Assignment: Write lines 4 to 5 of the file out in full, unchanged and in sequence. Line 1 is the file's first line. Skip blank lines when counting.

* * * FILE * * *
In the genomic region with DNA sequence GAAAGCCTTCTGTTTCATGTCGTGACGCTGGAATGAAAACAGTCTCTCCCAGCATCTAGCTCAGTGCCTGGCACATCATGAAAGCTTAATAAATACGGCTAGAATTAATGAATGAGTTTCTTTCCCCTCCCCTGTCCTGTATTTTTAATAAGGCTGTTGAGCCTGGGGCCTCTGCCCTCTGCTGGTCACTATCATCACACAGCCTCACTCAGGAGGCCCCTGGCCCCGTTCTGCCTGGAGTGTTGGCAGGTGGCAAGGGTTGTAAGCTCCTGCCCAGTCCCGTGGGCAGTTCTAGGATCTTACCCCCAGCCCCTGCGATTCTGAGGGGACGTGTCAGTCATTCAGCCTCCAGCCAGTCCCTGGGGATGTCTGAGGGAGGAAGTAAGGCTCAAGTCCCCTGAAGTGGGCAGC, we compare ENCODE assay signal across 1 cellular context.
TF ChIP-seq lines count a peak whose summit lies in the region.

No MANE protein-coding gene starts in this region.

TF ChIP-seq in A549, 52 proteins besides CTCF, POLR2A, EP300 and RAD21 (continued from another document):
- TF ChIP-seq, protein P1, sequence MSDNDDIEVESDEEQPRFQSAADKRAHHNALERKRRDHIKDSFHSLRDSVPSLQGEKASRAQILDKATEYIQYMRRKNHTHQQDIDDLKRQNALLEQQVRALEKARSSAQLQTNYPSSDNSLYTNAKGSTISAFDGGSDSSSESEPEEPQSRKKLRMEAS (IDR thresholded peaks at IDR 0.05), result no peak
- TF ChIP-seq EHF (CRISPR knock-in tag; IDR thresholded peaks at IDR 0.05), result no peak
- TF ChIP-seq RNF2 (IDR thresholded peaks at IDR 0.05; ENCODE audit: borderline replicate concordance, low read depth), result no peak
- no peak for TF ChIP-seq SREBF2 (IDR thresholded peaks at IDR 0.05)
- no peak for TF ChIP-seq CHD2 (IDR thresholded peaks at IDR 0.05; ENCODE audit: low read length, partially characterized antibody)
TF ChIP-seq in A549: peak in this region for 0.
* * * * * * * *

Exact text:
TF ChIP-seq in A549, 52 proteins besides CTCF, POLR2A, EP300 and RAD21 (continued from another document):
- TF ChIP-seq, protein P1, sequence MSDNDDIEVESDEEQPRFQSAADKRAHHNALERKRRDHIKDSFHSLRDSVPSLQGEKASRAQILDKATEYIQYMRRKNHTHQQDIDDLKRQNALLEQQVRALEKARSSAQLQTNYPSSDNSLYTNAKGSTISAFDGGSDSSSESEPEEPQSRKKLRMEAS (IDR thresholded peaks at IDR 0.05), result no peak